Ignoring the question of whether aquaponics is a sustainable process (which it may not be due to seemingly high energy input required for water movement and filtration).

Most aquaponics designs use plastic as a basic building block for every component. Given plastics are not sustainable materials, I'd like to avoid their use in "backyard" DIY projects.

What are some safe, renewable, water-resistant materials I could use instead of plastic in existing designs?

Are there "backyard" designs that avoid plastic materials and components?


1 Answer 1


This is a fun question. I am not against plastics in my designs but lets see what we can do to get around this!

Wood? I would think that a good hard wood with closely packed grain would be a great building block for grow beds and even the fish tank. If you employed basic boat building skills and adhesives such as a resin you might be "sustainable". You could use a trough design to move water from point A to point B...also achievable with wooden planks.

To get around the use of pumps you would probably need to employ something like a paddle wheels next to a flowing stream to carry water from a low point to a high point. From there I think gravity could be employed.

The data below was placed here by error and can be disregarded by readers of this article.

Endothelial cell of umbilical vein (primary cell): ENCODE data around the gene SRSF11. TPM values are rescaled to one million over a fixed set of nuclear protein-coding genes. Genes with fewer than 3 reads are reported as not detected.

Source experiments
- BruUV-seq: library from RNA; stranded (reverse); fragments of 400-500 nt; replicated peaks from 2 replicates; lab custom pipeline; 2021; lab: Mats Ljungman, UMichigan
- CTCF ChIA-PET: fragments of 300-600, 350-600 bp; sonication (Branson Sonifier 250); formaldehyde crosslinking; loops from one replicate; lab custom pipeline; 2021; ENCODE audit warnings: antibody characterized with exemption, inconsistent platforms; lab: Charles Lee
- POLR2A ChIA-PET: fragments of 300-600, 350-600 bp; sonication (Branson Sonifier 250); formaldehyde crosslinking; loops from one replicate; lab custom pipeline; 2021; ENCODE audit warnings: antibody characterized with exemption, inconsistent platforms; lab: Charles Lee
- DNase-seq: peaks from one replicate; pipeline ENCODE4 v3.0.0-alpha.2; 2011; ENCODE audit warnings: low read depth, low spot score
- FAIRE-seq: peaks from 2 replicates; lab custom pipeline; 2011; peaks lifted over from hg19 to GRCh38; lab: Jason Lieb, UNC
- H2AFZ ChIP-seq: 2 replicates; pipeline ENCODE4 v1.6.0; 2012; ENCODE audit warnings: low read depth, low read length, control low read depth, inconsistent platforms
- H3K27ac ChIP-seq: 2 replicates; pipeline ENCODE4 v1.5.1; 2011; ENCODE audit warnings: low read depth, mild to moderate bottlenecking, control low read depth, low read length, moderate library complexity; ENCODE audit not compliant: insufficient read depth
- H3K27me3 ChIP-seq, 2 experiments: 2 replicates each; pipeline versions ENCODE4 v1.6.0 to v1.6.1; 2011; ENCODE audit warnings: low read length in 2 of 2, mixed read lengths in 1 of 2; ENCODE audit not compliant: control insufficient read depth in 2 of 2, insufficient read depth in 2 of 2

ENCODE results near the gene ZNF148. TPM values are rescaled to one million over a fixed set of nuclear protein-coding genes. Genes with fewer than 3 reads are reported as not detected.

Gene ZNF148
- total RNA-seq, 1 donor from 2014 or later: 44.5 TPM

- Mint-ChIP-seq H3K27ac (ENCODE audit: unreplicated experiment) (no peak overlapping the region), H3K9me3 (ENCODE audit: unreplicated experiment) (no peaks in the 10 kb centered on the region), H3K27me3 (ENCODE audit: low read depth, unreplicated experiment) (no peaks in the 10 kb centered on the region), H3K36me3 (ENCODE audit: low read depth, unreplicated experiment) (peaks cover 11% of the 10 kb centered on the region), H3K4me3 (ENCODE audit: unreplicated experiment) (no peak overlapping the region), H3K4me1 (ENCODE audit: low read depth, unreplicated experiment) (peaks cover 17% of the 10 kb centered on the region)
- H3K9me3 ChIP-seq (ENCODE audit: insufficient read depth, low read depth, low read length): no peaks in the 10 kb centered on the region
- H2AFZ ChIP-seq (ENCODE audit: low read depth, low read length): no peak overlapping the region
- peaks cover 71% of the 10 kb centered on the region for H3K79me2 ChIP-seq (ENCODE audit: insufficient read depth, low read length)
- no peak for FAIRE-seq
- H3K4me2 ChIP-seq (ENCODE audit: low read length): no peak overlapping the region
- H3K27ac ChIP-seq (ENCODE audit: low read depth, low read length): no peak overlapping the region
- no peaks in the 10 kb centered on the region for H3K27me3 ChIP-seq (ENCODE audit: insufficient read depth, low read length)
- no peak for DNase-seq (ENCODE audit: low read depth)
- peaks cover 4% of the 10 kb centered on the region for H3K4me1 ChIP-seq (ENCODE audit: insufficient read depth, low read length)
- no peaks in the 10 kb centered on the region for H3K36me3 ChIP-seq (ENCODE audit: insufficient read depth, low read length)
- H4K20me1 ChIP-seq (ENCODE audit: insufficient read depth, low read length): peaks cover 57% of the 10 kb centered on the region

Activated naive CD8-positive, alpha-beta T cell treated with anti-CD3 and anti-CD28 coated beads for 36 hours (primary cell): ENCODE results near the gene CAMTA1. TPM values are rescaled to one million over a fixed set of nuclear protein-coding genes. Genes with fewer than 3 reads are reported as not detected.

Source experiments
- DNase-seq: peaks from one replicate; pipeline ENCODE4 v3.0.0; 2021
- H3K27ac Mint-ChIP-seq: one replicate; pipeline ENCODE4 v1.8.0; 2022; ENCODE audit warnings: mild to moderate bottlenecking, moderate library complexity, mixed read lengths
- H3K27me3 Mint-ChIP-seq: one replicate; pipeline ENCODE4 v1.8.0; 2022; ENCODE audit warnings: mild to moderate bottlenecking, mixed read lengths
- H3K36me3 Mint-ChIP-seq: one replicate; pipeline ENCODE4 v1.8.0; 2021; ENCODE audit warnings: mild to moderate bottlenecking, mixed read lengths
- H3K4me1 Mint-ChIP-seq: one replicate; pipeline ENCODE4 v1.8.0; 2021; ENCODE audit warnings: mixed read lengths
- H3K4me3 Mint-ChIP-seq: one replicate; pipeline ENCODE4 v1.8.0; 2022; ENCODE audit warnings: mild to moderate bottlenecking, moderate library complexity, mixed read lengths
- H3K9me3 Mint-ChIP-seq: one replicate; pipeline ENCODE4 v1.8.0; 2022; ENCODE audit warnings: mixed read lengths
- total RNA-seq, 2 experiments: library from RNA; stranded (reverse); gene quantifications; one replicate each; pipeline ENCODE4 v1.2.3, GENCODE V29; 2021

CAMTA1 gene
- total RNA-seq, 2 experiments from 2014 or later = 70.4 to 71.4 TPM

As far as some form of ebb and flow system you would need to get tricky with your siphon. Perhaps a loop siphon would be easier to achieve with natural pieces. Perhaps cured animal gut could be dried in a loop siphon form. But then again using bamboo to fashion a bell siphon might work pretty well.

  • A pretty normal approach to a pump is a small windmill attached to an archimedes screw- you'll see them all over the canals in the Netherlands. You can use gravity return through wood planks (wood does ok with moving water for a while, calm water can be very hard on it without proper maintenance).
    – Meep
    Commented Dec 26, 2013 at 18:59

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